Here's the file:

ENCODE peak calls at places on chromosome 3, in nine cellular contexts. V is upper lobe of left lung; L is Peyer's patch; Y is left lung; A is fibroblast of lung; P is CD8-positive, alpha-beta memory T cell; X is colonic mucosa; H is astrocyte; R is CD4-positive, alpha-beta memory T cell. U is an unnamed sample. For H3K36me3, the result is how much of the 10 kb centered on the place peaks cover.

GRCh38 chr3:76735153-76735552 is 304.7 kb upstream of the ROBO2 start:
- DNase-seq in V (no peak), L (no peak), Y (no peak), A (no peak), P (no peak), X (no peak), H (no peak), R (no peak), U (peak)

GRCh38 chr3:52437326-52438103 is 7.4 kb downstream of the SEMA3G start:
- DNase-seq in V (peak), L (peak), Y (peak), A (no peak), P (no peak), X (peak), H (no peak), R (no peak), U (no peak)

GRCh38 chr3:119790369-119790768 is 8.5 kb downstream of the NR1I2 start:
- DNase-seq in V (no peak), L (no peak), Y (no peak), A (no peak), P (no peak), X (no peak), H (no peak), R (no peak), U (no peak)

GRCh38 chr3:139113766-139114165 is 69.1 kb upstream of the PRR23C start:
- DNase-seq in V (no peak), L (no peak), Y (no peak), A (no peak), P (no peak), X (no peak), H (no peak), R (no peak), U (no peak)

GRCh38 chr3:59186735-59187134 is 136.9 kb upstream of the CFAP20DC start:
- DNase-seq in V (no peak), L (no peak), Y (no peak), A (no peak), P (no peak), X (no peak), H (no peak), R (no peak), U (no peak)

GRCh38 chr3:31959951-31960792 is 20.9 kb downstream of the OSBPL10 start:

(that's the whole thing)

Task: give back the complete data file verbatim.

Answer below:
ENCODE peak calls at places on chromosome 3, in nine cellular contexts. V is upper lobe of left lung; L is Peyer's patch; Y is left lung; A is fibroblast of lung; P is CD8-positive, alpha-beta memory T cell; X is colonic mucosa; H is astrocyte; R is CD4-positive, alpha-beta memory T cell. U is an unnamed sample. For H3K36me3, the result is how much of the 10 kb centered on the place peaks cover.

GRCh38 chr3:76735153-76735552 is 304.7 kb upstream of the ROBO2 start:
- DNase-seq in V (no peak), L (no peak), Y (no peak), A (no peak), P (no peak), X (no peak), H (no peak), R (no peak), U (peak)

GRCh38 chr3:52437326-52438103 is 7.4 kb downstream of the SEMA3G start:
- DNase-seq in V (peak), L (peak), Y (peak), A (no peak), P (no peak), X (peak), H (no peak), R (no peak), U (no peak)

GRCh38 chr3:119790369-119790768 is 8.5 kb downstream of the NR1I2 start:
- DNase-seq in V (no peak), L (no peak), Y (no peak), A (no peak), P (no peak), X (no peak), H (no peak), R (no peak), U (no peak)

GRCh38 chr3:139113766-139114165 is 69.1 kb upstream of the PRR23C start:
- DNase-seq in V (no peak), L (no peak), Y (no peak), A (no peak), P (no peak), X (no peak), H (no peak), R (no peak), U (no peak)

GRCh38 chr3:59186735-59187134 is 136.9 kb upstream of the CFAP20DC start:
- DNase-seq in V (no peak), L (no peak), Y (no peak), A (no peak), P (no peak), X (no peak), H (no peak), R (no peak), U (no peak)

GRCh38 chr3:31959951-31960792 is 20.9 kb downstream of the OSBPL10 start: